Release Date: Oct 25
I say “always”, the first time I watched it was on its VHS release back in ’94, some 18 years after its initial transmission. It was a story that I knew very little about and had only seen a handful of pics from and it was also one of the few Target novelisations from the Tom Baker~era that I hadn’t read. But it topped DWM’s “Most Wanted DVD” polls so I was more than curious…
Six~parters often get labeled with being overlong – even Genesis of the Daleks suffers from upanddowncorridor~itus (I believe that’s the correct terminology) in a few episodes – but Seeds, for me, fills every installment tightly. Having the first two episodes set in Antarctic was an astute move as it not only gives a geographical depth to the tale but it also colours the story somewhat beautifully too.
But the main thrust of Seeds is the undoubtable unpleasantness of the human race. Us humans are real nasty in this one, displaying a fatal greed for knowledge, money and power. Not to mention the unhealthy amount of gun~work on display. Maybe this is why The Doctor gets so shockingly violent – he smashes through a window, bops someone on the face and brandishes a gun too.
The “heavies” in Seeds are scary; properly frightening and you can see The Doctor thinks this too. He’s on edge and out of his depth knowing he can’t reason with these people. (I mean, you can even talk a Dalek out of killing you!) It’s a very gritty Sweeney~esque turn of events at the old manor belonging to villain of the piece, Harrison Chase – one of the campest, yet utterly threatening bad guys The Doc has faced.
Ducat is another in a long line of delightful older women who pop up and enthrall with their eccentricities, and The Doctor takes them close to his heart. She performs the Lady Bracknell role in an homage to Oscar Wilde’s Importance of Being Earnest “handbag” scene (a scene which Talons of Weng~Chiang also cited). Whereas stories like Talons and Androzani feature terrific double~acts, Seeds is all about the solo performances.
The only downside about The Seeds of Doom is that I would’ve liked to have seen the lurvely Sir Colin travel with The Doctor and Sarah. But last word goes to little Rosemary Matthews regarding the death of Harrison Chase. In Whose Doctor Who? she said, “He did deserve it because he was trying to kill Sarah and the Doctor. He wasn’t very nice, he was horrible. The baddies have got to be got rid of anyway.”
From the mouths of babes an’ all that!
As always, and greatly appreciated, are a barrow~load of VAMs. The main doc, Podshock, is stylish but, it has to be said, a tad dull. It suffers from too much technical and factual interviews with little anecdotal fun to bump up proceedings. But the main problem, for me, is the total absence of Tom Baker and Elisabeth Sladen. I’ll assume there were logistical reasons for this but it goes to show just how much actors bring to a documentary.
Tommy B does, gladly, turn up on the commentary and his revelation that he doesn’t watch The Sarah Jane Adventures (tsk~tsk) because he’s usually retired for the night certainly raised a titter. Also staking a claim in smirksville was hearing Robert Banks Stewart say the word “blog” and the claim that Seeds directly influenced Ridley Scott’s Alien – really? I seem to recall Scott saying it was Star Wars. Never mind…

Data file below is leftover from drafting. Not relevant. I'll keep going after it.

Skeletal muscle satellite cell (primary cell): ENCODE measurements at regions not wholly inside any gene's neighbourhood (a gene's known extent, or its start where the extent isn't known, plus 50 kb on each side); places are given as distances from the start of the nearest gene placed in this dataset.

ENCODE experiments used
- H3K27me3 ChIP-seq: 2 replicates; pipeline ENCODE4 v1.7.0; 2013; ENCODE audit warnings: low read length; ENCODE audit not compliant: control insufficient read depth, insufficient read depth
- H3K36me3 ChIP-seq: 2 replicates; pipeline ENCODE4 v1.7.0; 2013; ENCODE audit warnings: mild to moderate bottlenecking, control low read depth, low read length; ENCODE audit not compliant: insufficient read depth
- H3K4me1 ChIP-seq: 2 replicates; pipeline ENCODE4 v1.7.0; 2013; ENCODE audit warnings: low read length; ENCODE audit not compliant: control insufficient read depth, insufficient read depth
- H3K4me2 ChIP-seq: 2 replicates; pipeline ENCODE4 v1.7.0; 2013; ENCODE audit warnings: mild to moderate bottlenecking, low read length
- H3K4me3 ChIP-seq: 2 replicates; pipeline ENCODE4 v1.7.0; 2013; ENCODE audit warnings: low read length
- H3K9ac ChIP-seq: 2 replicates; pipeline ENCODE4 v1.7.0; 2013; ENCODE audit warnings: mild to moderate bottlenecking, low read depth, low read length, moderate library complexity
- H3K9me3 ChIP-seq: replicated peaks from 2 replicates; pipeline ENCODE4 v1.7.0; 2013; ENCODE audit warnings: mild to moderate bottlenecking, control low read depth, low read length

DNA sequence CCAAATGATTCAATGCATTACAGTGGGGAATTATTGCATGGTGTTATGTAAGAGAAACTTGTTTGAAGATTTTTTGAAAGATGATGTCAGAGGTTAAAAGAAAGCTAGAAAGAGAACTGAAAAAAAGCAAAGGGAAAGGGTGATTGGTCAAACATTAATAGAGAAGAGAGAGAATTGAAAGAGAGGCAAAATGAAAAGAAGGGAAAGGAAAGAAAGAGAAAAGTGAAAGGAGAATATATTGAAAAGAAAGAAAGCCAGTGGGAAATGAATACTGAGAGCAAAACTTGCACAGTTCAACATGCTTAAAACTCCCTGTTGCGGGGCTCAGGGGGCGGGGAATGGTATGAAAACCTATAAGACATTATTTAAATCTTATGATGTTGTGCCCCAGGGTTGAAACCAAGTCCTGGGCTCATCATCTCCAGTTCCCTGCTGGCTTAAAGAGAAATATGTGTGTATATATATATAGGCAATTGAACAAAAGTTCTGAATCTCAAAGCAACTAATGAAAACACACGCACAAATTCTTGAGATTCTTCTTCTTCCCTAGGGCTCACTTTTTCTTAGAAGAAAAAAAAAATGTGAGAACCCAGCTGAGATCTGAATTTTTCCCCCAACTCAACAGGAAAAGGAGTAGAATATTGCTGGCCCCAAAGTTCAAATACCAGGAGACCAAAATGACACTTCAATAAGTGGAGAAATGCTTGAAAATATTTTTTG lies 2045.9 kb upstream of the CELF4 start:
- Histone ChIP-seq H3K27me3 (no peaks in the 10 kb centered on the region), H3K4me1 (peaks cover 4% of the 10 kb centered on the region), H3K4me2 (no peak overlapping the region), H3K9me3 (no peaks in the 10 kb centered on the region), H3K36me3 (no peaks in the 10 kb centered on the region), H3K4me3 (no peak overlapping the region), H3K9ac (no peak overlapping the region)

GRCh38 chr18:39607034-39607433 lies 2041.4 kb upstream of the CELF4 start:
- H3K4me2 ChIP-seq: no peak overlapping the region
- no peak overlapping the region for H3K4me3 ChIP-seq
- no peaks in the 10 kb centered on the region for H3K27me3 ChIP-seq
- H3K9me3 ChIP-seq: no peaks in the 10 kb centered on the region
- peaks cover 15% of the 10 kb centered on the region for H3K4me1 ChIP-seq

There’s a timely feature on Geoffrey Burgon, the late composer of the incredible soundtrack for The Seeds of Doom. As a musician, and a a fan of his work in Doctor Who (his other contribution being the similarly brilliant score for Terror of the Zygons), I found this a wonderful study of his work. But, I wonder, is it going to be of interest to non~music types?
The ongoing series Now and Then makes an appearance but fails to inform as it’s solely concentrated on the mansion featured in the six~parter. The building has barely changed since filming which renders this extra rather redundant. Likewise, the extra with Graeme Harper, So What Do You Do Exactly? (looking at the job of a Production Assistant and Production Unit Manager), fails to interest. And, as a final negative remark, the Photo Gallery wasn’t up to its normal standard – limited in range. But I guess I’m one of the few who actually watches that particular VAM.
Stripped For Action returns with its always informative and entertaining look at the comic strip adventures of the Fourth Doctor. Though, as we learn here, some stories and artwork from previous Doctor’s were recycled – how eco~friendly! Most amusingly they demonstrate how a Pertwee tale was reconfigured for the Baker~era, simply by slightly changing his face! I’d like to see them do that these days with Chris Eccleston and Matt Smith…
Wrapping up proceedings are the insightful Production Notes (now I know what a “postiche” is*) and a couple of hilarious Easter Eggs starring actor John Challis (Scorby in Seeds).
Oddly, this is one of the very few times when the main feature greatly exceeds the special features. More involvement from the cast in the features would have been most welcome (though I understand it was probably not an artistic choice) and there’s a lack of archival materials too (though again this may have been out~with the production team’s hands).
Still, it’s got The Seeds of Doom on it and that’s enough for me.
Thanks to 2|entertain
* That’s “postiche” NOT “pastiche”!